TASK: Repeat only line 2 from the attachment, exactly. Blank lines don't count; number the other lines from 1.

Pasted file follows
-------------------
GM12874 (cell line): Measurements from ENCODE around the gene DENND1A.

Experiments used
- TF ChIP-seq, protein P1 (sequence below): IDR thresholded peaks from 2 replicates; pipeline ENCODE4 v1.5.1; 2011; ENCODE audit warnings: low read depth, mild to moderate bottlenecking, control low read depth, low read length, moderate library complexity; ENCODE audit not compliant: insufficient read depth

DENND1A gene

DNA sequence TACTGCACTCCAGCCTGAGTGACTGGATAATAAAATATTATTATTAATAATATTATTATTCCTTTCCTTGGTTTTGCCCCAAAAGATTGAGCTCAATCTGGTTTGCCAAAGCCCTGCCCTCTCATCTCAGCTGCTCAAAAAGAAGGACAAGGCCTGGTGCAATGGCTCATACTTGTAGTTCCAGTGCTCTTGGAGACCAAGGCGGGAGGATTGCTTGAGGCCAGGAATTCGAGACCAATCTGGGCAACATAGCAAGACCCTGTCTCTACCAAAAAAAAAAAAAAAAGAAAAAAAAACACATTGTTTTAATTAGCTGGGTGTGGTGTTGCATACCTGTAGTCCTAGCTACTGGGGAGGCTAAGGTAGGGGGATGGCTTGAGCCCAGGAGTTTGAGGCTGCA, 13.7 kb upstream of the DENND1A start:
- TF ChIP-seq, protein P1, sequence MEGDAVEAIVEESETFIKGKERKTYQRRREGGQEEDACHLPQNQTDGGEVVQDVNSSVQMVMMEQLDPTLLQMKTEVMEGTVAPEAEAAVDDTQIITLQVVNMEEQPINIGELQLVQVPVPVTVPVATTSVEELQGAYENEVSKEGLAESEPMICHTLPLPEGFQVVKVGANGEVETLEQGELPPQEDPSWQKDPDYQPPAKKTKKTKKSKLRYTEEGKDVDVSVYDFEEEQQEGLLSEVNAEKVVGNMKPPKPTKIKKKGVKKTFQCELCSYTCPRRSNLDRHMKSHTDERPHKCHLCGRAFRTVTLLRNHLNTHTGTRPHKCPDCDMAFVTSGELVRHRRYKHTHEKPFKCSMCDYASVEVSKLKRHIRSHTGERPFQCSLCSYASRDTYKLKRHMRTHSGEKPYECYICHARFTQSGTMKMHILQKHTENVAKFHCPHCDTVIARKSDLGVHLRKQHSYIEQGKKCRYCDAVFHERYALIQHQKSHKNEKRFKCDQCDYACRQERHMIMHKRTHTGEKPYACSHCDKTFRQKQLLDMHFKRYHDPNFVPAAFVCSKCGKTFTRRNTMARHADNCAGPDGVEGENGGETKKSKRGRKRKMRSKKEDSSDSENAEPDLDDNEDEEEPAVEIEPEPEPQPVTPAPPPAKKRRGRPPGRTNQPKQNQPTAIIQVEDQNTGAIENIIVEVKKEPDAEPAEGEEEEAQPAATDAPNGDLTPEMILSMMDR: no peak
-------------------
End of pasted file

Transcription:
Experiments used